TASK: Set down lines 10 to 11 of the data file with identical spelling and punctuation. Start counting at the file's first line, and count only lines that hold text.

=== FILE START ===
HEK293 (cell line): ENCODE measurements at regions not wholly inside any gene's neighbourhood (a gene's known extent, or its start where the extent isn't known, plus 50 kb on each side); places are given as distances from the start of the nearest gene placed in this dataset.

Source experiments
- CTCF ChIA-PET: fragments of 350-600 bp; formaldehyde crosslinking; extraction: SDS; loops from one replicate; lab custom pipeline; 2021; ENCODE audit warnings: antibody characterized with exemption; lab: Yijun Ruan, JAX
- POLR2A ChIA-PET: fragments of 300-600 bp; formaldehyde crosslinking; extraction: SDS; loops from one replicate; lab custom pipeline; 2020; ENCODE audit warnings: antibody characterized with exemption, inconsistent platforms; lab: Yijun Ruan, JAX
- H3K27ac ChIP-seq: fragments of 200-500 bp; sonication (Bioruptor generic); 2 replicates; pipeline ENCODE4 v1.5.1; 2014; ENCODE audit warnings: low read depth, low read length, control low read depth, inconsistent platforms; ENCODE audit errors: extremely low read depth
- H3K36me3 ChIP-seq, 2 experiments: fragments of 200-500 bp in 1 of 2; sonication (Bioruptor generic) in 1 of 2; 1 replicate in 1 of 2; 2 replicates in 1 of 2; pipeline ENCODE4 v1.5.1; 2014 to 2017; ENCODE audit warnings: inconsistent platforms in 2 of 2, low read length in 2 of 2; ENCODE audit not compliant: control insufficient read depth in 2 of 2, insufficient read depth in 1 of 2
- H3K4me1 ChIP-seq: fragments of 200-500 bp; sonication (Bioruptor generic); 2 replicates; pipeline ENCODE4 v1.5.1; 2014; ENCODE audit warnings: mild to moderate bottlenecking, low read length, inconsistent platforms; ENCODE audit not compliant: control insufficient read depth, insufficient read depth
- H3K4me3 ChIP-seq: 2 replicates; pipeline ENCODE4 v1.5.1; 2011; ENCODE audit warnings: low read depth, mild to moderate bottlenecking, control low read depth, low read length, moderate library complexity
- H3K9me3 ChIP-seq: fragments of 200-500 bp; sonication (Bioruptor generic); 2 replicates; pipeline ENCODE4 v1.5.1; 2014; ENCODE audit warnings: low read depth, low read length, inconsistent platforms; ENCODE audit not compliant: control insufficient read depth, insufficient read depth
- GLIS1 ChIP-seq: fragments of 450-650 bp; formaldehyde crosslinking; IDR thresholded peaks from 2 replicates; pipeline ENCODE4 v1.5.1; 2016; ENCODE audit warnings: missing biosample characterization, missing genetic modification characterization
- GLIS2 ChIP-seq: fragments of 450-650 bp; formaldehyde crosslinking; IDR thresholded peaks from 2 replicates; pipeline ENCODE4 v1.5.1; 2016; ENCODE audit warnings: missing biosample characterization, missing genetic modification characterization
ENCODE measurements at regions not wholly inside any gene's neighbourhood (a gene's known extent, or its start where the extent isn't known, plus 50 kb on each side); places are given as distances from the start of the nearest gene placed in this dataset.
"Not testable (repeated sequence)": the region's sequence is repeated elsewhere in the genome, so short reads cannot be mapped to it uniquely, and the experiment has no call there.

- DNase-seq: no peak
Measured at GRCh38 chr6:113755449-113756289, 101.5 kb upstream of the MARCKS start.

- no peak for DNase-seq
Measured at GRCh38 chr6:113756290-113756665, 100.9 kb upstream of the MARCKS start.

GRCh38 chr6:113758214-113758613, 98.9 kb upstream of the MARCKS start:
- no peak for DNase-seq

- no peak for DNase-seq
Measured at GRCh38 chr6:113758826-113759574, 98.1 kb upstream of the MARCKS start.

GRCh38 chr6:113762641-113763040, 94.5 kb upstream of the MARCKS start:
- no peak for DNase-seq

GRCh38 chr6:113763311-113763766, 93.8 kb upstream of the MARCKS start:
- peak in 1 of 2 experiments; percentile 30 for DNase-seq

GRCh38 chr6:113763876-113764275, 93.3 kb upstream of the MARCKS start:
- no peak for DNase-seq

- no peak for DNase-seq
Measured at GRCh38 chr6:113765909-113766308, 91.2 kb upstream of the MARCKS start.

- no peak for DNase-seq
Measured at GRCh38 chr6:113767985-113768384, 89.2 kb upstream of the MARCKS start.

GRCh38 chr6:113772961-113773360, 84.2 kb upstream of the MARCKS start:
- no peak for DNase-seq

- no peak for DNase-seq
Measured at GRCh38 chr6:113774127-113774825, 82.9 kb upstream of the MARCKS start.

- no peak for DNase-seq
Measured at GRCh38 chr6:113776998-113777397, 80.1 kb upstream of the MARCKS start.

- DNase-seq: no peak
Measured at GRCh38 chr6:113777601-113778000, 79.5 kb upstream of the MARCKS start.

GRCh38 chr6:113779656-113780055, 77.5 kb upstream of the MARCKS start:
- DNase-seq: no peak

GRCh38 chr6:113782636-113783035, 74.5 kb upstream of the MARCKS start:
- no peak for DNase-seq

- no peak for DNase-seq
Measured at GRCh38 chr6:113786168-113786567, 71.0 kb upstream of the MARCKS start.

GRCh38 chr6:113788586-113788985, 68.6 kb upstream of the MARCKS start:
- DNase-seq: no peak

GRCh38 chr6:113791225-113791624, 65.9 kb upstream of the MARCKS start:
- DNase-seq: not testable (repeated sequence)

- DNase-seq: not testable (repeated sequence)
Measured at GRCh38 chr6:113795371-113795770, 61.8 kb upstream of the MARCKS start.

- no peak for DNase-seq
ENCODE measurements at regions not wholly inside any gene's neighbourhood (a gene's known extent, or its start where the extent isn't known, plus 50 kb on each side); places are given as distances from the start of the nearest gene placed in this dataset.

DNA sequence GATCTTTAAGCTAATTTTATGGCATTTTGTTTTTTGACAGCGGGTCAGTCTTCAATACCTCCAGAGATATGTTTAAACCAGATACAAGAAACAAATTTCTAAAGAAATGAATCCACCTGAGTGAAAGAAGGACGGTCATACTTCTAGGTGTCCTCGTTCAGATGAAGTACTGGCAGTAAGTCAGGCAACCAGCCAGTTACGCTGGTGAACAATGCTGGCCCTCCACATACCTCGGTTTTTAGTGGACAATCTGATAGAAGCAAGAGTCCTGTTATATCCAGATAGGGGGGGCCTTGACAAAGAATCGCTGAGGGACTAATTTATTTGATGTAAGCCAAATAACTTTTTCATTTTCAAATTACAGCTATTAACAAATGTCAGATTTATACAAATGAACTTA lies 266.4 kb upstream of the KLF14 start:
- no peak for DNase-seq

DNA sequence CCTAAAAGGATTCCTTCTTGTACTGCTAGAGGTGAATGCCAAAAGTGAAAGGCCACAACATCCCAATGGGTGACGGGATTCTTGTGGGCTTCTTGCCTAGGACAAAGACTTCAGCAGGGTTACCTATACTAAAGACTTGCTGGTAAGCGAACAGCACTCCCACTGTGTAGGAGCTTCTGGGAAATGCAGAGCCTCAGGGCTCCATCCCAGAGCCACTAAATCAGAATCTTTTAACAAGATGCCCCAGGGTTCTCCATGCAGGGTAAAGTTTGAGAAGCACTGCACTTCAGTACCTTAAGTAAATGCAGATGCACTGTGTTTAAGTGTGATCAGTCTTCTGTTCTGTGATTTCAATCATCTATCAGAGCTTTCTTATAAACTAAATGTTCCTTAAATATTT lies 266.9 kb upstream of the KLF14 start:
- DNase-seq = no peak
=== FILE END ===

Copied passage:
- GLIS1 ChIP-seq: fragments of 450-650 bp; formaldehyde crosslinking; IDR thresholded peaks from 2 replicates; pipeline ENCODE4 v1.5.1; 2016; ENCODE audit warnings: missing biosample characterization, missing genetic modification characterization
- GLIS2 ChIP-seq: fragments of 450-650 bp; formaldehyde crosslinking; IDR thresholded peaks from 2 replicates; pipeline ENCODE4 v1.5.1; 2016; ENCODE audit warnings: missing biosample characterization, missing genetic modification characterization